Critical Security Updates for Microsoft Exchange and Windows OS

We’re alerting our higher education technology community that yesterday’s (1/11/2022) Microsoft Patch Tuesday released critical security updates for Exchange and Windows OS that addresses several serious security vulnerabilities.

In the updates there are fixes for 97 total vulnerabilities, 9 of these are remote code exploits (RCE), 6 of them are classed as Zero-Day, and 1 of them is Wormable.

A wormable exploit means that it could self-propagate through a network with no user interaction. This vulnerability exploits how the OS processes unauthenticated HTTP traffic and carries a severity rating of 9.8 on a scale of 10. Windows Server 2019 and 2022, plus Windows 10 and 11 are affected.

Microsoft suggests patching all affected Windows versions as soon as possible, publicly facing servers with open HTTP and HTTPS ports are the most critical. The security updates for Exchange affect 2013, 2016, and 2019 and this includes hybrid servers for Office 365.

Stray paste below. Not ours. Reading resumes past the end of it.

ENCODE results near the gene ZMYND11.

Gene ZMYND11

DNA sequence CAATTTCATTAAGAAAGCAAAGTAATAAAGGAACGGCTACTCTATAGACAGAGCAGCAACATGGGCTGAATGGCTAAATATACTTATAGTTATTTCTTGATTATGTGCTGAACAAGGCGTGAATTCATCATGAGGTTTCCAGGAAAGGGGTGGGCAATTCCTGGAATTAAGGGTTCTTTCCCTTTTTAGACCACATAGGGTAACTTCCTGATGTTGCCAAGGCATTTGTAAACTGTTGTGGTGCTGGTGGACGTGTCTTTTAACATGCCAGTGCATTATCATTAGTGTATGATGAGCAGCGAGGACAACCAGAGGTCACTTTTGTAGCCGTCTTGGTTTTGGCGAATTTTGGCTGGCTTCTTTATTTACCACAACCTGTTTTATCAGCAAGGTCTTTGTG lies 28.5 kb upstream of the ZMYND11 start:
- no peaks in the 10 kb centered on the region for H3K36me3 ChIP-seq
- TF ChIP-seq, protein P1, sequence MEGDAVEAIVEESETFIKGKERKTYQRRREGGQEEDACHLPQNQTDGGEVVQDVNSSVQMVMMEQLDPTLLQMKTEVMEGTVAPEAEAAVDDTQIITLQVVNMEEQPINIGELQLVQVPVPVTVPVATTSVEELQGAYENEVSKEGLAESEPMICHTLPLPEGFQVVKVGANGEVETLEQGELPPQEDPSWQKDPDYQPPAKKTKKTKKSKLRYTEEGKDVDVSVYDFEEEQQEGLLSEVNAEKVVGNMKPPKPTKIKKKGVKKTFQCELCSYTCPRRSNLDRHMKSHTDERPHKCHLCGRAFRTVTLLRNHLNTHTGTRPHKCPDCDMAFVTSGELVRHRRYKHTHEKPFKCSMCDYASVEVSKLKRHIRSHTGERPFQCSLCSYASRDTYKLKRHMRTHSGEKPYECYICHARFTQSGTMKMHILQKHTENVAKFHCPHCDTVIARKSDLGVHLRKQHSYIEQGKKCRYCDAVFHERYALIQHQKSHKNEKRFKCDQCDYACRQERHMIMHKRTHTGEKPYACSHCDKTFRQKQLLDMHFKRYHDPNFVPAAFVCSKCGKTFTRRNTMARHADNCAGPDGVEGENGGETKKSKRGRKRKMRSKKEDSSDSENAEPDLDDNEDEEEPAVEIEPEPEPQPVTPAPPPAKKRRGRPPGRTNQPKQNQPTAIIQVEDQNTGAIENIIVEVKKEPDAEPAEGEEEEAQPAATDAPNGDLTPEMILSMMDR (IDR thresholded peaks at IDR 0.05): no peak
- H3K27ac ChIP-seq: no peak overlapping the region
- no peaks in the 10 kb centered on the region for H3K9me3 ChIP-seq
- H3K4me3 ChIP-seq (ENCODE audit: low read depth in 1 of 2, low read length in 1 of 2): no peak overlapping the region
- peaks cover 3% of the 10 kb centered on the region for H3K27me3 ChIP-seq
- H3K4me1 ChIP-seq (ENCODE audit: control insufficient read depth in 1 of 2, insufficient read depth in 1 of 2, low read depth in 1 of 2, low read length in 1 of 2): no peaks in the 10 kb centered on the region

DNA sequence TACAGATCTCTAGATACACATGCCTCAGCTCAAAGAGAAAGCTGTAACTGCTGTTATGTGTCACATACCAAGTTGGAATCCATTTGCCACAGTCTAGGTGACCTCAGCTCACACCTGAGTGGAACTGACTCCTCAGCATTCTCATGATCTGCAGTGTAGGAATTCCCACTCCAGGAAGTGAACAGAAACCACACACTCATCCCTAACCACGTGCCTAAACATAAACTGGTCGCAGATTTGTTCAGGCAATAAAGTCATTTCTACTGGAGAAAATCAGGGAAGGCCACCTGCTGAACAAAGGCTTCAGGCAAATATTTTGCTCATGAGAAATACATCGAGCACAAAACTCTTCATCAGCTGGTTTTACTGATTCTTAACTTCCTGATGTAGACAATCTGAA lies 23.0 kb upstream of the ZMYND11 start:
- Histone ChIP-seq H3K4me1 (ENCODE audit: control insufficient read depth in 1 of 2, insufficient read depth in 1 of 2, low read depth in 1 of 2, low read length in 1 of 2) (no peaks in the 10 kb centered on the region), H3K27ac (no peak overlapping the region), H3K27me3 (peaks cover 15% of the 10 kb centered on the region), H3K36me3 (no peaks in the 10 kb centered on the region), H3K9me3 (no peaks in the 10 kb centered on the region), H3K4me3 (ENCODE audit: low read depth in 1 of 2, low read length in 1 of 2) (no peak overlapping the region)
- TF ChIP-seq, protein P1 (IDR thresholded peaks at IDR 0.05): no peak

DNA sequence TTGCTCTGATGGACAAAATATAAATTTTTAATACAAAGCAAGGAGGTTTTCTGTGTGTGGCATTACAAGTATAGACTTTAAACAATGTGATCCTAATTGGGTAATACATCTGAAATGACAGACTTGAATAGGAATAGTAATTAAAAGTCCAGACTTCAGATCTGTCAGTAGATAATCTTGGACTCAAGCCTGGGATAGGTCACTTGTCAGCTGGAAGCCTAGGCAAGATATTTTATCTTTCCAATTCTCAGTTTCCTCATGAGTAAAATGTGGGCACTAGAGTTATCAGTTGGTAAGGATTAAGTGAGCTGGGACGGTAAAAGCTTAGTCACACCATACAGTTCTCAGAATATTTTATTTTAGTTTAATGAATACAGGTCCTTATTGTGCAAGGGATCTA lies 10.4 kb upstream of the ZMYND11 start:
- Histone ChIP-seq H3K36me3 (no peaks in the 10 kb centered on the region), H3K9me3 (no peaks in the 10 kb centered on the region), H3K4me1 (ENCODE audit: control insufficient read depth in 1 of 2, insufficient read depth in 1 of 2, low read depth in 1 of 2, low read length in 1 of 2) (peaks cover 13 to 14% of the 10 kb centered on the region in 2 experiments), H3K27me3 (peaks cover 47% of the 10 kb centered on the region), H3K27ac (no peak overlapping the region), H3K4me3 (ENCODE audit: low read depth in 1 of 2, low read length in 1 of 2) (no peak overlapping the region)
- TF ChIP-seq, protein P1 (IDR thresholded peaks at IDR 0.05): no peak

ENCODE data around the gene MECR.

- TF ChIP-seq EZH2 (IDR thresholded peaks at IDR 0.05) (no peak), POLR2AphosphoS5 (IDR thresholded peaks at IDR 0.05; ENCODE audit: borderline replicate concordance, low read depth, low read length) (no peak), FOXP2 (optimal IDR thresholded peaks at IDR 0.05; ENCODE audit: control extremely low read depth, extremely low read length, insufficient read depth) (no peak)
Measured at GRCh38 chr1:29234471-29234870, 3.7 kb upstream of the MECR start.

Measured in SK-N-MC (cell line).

The update has only been released for the latest Cumulative Update (CU) for Exchange Server 2013 (CU23), and the last two CUs for 2016 (CU21 and CU22) and 2019 (CU10 and CU11). This means you will need to patch to one of these CUs before being able to apply this security update.

If you have any questions or need assistance, please click here.

For your reference, click here to read the Microsoft Exchange Team posted a blog about the update and patch process.

Webinar Recording: Log4j Vulnerability Advice & Updates

We held a complimentary emergency webinar with our most trusted security experts on Wednesday, December 15th, to explain the Log4j threat, address questions, and offer remediation advice.

Ferrilli Security Alert: Log4j Vulnerability Affects All Industries

We’re alerting our higher education technology community that on December 9, a remote code execution vulnerability, dubbed CVE-2021-44228, was disclosed in Apache’s Log4j.

Apache Log4j is an open-source logging utility used by almost all major Java-based applications and currently running on 3 billion devices worldwide.